Erected in 1854 to the designs of Thomas Healey, this building adopts the mature, flowing or curvilinear style of the early fourteenth century that was increasingly superceded in the mid-nineteenth century by the geometric style of c. 1290-1320, which was vigorously being promoted (most especially by Ruskin) as the only moral style for an honest Christian church.  It consisted originally of a two-bay chancel with a N. vestry, a nave with a S. aisle covered by a catslide roof, and a S. porch tower rising in three stages to battlements supported by angle buttresses (as shown in the photograph below, taken from the southeast), but an independently-gabled N. aisle and small S. vestry were added a few decades later (possibly by T.H. & F. Healey), followed by a large N. chapel some time after that.   The S. aisle windows, which were there from the beginning, have reticulated tracery, while those in the N. aisle are alternately reticulated or feature two mouchettes and a quatrefoil in the head.  The chancel E. window from the first building phase is three-light and trefoil-cusped beneath mouchettes, quatrefoils and daggers.


Inside the building, the four-bay nave arcades consist of double-flat-chamfered arches springing from quatrefoil piers with fillets running down the foils and, at either end, corbels instead of responds, for the N. arcade copies its earlier southern counterpart precisely.  (See the interior photograph of the church below, looking towards the east.) The chancel arch is also composed of two orders but carries a sunk quadrant on the inner order and a pair of narrow waves on the outer order, wiith the former supported on semicircular shafts with deeply carved leaf capitals.  Roofs in all parts of the building are commonplace:  the chancel roof has purlins at the halfway stage, linked by arched-braced collars which, in turn, provide a base for 'V' struts;  the nave roof is similar except in having purlins ⅓ and ⅔ of the way up the pitch; and the S. aisle roof has a purlin halfway up, supported by struts reaching across from the spandrels of the aisle arcades.  These are the standard designs of Healey’s wooden roofs which he employed again and again in his budget churches during the 1850s.  The N. aisle roof cannot be examined from the ground as the aisle has a modern enclosed gallery running its full length, creating an enclosed space above.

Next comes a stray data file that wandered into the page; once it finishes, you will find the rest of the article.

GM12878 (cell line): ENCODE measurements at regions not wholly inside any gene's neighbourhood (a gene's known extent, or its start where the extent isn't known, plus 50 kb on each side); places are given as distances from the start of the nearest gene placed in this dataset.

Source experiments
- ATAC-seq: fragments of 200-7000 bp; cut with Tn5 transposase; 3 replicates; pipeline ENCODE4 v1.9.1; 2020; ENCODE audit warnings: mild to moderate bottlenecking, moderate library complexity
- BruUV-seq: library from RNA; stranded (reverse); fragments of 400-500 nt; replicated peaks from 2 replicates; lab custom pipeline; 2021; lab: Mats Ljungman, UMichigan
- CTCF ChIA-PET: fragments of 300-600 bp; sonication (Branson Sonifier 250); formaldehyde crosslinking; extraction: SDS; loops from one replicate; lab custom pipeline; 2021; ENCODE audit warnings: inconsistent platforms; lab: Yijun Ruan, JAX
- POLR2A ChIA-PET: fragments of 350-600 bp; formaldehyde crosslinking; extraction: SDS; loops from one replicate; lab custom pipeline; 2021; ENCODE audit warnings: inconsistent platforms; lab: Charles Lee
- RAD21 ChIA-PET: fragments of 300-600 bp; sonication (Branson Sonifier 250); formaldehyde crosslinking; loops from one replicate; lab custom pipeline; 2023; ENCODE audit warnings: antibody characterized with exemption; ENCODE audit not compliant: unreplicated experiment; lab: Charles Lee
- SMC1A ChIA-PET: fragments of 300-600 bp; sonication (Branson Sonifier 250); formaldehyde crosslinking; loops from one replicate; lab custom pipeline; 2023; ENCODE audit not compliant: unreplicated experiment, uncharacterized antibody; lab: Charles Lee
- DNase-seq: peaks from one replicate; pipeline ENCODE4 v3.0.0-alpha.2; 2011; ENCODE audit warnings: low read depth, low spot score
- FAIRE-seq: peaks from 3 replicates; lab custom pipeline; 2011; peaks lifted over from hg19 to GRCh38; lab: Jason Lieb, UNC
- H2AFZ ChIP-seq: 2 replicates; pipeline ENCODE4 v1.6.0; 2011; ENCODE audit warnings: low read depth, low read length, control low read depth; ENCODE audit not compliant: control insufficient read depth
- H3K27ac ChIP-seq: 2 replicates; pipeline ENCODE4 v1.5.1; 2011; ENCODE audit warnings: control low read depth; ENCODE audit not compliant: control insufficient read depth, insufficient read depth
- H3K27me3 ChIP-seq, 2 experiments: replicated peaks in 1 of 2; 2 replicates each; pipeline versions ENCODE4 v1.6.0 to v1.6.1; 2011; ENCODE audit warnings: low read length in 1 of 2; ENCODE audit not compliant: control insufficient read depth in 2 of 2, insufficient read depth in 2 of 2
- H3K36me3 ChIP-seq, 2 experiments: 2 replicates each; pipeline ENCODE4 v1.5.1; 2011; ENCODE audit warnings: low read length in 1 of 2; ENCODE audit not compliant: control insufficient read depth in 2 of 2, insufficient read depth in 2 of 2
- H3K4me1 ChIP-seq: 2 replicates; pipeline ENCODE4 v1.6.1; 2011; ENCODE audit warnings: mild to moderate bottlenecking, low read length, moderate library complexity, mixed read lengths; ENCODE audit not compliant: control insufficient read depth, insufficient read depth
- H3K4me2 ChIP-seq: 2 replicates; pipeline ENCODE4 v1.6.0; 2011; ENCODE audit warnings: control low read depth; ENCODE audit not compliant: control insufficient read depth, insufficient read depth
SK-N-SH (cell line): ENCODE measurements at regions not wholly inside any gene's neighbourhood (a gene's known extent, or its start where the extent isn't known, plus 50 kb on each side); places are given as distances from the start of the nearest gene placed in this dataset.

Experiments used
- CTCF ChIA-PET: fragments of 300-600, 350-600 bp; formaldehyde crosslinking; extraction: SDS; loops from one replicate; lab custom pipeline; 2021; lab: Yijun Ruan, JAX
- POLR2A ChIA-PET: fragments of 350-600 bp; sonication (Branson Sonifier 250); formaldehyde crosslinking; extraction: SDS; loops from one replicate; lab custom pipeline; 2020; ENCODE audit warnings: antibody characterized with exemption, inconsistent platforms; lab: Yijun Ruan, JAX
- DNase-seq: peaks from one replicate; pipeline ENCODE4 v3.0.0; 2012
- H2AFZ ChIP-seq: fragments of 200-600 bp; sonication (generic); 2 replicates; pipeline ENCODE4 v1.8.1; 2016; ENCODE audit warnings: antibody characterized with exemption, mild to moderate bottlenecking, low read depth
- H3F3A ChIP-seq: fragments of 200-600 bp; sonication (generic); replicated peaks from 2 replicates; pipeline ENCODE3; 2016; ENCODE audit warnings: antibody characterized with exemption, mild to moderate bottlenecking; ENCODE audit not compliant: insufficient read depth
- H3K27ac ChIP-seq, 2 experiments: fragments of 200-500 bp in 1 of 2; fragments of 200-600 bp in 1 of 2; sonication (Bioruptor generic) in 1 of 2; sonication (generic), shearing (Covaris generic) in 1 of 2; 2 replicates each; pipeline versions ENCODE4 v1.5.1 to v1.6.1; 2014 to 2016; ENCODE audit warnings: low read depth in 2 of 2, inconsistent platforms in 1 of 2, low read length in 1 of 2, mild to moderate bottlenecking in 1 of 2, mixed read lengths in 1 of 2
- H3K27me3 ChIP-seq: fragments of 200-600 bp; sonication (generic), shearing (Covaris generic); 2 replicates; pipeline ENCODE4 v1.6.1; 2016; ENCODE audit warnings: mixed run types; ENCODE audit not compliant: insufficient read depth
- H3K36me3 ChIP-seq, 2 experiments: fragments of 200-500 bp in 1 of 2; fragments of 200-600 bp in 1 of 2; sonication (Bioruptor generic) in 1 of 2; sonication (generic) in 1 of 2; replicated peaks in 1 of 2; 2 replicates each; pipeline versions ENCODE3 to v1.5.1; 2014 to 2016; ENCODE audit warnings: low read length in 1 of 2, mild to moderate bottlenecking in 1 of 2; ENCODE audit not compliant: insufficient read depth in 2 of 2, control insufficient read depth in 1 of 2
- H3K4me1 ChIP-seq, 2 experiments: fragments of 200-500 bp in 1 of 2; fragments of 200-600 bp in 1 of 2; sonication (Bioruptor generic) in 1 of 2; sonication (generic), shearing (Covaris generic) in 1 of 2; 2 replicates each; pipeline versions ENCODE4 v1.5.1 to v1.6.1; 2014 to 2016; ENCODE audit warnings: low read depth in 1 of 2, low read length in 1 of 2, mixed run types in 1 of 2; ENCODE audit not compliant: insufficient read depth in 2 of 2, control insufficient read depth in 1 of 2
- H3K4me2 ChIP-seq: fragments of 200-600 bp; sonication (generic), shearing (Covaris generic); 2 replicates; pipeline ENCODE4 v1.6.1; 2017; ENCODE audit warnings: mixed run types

None of these details are particularly special, yet it is important to recall the extraordinary interest that accompanied the original opening of a church such as this.  Indeed, the reporter for The Halifax Courier, writing for the Saturday edition of the paper on 28th October, 1854 (p. 8), waxed lyrical:

This imposing solemnity, which for some time had been expected with considerable interest in the neighbourhood, took place yesterday.  The weather was beautiful, a magnificent autumnal sun lighted up the landscape, and the many tinted foliage of Birks Hall Wood was seen to great advantage.  Never certainly within the memory of the 'oldest inhabitant' was such a concourse of people seen in Pellon.  Most of the aristocracy of the neighbourhood were present, nor were the more humble classes unrepresented.  Many a decent artisan and labourer was there:  his carefully kept coat, worn only on Sundays and special festivals, being donned for the occasion, showed the interest he felt in the opening of the House of Prayer.

Admission to the church, prior to the consecration, could only be obtained by ticket.  This mode was rendered necessary by the limited size of the edifice; so that at least the subscribers and friends, whether rich or poor, might, in the first instance, secure the accommodation they needed.  No distinction of ranks, however, was observed in the distribution of tickets.  The equitable rule of 'first come, first served' was never more strictly carried out than in the present instance.  And yet the church, notwithstanding the precautions used, was very much crowded;  many were obliged to turn away unable to obtain admittance.